Global Tax Alert (News from Americas Tax Center) | 20 September 2013

Mexico's tax reform proposal affects financial institutions

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Mexico’s new tax reform package (the Proposed Reform)1 includes significant changes to the tax law that, if enacted, could have a significant effect on companies operating in the financial services industry.

The Proposed Reform includes changes that would eliminate certain taxes, while increasing others and expanding the tax base overall. Financial institutions should be aware of the proposed changes to deductions for losses. Some of the proposed changes that would affect companies operating in the financial services industry are summarized below.

This Proposed Reform must still be discussed and approved by the two houses of Congress before being enacted. This process should be completed by 31 October 2013, and the provisions of the law, if enacted, would go into effect on 1 January 2014.

Income tax law

Allowance for loan losses

The rules for banks to create and deduct the allowance for loan losses would be repealed. Commencing 1 January 2014, banks would only be allowed to deduct bad debts once they become legally uncollectable, as defined under the Income Tax Law and provided that such bad debts have not been deducted in prior years under the allowance for loan loss rules.

Under the Proposed Reform, the deductibility of specific bad debts for financial institutions is still only allowed if, there is a mandate or authorization from the National Banking and Securities Commission. There are various issues related to this requirement, which could make the ability to take a deduction difficult.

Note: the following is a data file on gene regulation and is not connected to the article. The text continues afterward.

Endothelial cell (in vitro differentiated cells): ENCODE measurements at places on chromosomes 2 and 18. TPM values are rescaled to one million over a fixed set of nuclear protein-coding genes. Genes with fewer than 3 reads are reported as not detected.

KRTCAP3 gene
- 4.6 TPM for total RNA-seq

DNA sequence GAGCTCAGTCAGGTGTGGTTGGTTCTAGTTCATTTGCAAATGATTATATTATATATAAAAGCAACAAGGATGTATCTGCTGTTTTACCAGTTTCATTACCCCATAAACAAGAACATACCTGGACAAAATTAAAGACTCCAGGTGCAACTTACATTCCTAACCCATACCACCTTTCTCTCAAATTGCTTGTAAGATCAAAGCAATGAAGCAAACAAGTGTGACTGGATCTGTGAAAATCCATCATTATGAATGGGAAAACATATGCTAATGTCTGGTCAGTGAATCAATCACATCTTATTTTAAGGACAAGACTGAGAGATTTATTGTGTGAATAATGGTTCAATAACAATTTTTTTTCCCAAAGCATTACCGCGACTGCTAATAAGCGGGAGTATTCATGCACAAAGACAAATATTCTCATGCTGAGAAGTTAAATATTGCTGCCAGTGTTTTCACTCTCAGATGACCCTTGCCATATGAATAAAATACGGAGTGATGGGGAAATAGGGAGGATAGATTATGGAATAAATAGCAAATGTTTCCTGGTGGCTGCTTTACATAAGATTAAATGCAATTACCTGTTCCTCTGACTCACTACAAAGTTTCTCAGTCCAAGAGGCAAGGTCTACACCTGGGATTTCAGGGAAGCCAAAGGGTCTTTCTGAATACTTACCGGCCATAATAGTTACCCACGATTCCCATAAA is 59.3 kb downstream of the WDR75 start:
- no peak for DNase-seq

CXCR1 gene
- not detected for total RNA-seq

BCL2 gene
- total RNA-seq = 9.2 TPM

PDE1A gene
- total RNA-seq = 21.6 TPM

Furthermore, under the transitory rules of the Proposed Reform, when the accumulated balance of the allowance for loan losses (created under the current rules) as of 31 December of each year is lower than the accumulated balance as of 31 December of the prior year, the difference would be recognized as taxable income in the corresponding fiscal year. This taxable income could be reduced by the remaining balance (adjusted by inflation) of the allowance for loan losses that can be carried forward (provided that this has not been deducted under the provision currently in force).

Insurance companies and surety companies

The rules for insurance companies and surety companies to create and deduct their technical reserves (risk, actuarial, etc.) would also be repealed. Deductions would be allowed only for actual losses.

Under the transitory rules of the Proposed Reform, if at the end of a fiscal year the balance of the technical reserves (created and deducted under the current tax provisions) is reduced taking into account the previous year balance, the difference would be recognized as taxable income in the corresponding fiscal year.

Tax on dividend distributions

The Proposed Reform provides for an additional income tax of 10% to be paid on dividends distributed by Mexican companies to shareholders who are Mexican individuals or foreign residents. The taxpayer, for this purpose, is the distributing company; therefore, there is no treaty protection for a foreign shareholder.

Non-deductibility of payments to related parties

Payments to a related party, resident in Mexico or abroad, would be non-deductible, when the recipient is not subject to tax on the income or is subject to tax on the income at an effective rate of less than 75% of the Mexican income tax rate, calculated based on the Mexican tax rules. This is a very broad rule that would appear to require that the taxable base of a nonresident recipient of income from Mexico be calculated based on Mexican rules.